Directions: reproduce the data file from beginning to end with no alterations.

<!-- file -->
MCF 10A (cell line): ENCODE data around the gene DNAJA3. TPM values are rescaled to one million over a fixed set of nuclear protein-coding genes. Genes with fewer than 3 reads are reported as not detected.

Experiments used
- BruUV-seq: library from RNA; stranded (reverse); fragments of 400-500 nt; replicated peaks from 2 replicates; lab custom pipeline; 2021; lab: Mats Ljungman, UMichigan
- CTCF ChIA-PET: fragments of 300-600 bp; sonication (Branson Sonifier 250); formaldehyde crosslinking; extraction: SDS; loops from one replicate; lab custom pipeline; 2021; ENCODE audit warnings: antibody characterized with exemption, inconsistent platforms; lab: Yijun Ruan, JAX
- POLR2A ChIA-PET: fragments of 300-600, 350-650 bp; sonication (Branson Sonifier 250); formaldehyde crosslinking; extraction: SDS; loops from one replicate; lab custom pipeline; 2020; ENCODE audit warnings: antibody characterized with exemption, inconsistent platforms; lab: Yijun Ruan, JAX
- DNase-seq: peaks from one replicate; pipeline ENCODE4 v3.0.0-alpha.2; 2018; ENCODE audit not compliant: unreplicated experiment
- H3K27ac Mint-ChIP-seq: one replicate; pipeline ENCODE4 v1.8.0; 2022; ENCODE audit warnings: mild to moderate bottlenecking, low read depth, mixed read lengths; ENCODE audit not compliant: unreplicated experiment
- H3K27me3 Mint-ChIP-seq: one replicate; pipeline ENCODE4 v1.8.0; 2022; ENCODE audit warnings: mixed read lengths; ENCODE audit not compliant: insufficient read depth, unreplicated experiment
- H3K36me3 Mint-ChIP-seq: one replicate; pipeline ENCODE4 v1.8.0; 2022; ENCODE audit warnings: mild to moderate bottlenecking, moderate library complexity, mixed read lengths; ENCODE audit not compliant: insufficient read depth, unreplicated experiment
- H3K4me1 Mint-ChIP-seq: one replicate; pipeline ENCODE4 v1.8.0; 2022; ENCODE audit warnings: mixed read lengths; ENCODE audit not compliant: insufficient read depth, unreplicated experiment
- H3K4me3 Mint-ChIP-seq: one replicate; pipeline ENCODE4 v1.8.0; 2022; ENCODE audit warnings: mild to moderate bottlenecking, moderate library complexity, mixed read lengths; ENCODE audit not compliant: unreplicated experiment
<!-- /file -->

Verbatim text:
MCF 10A (cell line): ENCODE data around the gene DNAJA3. TPM values are rescaled to one million over a fixed set of nuclear protein-coding genes. Genes with fewer than 3 reads are reported as not detected.

Experiments used
- BruUV-seq: library from RNA; stranded (reverse); fragments of 400-500 nt; replicated peaks from 2 replicates; lab custom pipeline; 2021; lab: Mats Ljungman, UMichigan
- CTCF ChIA-PET: fragments of 300-600 bp; sonication (Branson Sonifier 250); formaldehyde crosslinking; extraction: SDS; loops from one replicate; lab custom pipeline; 2021; ENCODE audit warnings: antibody characterized with exemption, inconsistent platforms; lab: Yijun Ruan, JAX
- POLR2A ChIA-PET: fragments of 300-600, 350-650 bp; sonication (Branson Sonifier 250); formaldehyde crosslinking; extraction: SDS; loops from one replicate; lab custom pipeline; 2020; ENCODE audit warnings: antibody characterized with exemption, inconsistent platforms; lab: Yijun Ruan, JAX
- DNase-seq: peaks from one replicate; pipeline ENCODE4 v3.0.0-alpha.2; 2018; ENCODE audit not compliant: unreplicated experiment
- H3K27ac Mint-ChIP-seq: one replicate; pipeline ENCODE4 v1.8.0; 2022; ENCODE audit warnings: mild to moderate bottlenecking, low read depth, mixed read lengths; ENCODE audit not compliant: unreplicated experiment
- H3K27me3 Mint-ChIP-seq: one replicate; pipeline ENCODE4 v1.8.0; 2022; ENCODE audit warnings: mixed read lengths; ENCODE audit not compliant: insufficient read depth, unreplicated experiment
- H3K36me3 Mint-ChIP-seq: one replicate; pipeline ENCODE4 v1.8.0; 2022; ENCODE audit warnings: mild to moderate bottlenecking, moderate library complexity, mixed read lengths; ENCODE audit not compliant: insufficient read depth, unreplicated experiment
- H3K4me1 Mint-ChIP-seq: one replicate; pipeline ENCODE4 v1.8.0; 2022; ENCODE audit warnings: mixed read lengths; ENCODE audit not compliant: insufficient read depth, unreplicated experiment
- H3K4me3 Mint-ChIP-seq: one replicate; pipeline ENCODE4 v1.8.0; 2022; ENCODE audit warnings: mild to moderate bottlenecking, moderate library complexity, mixed read lengths; ENCODE audit not compliant: unreplicated experiment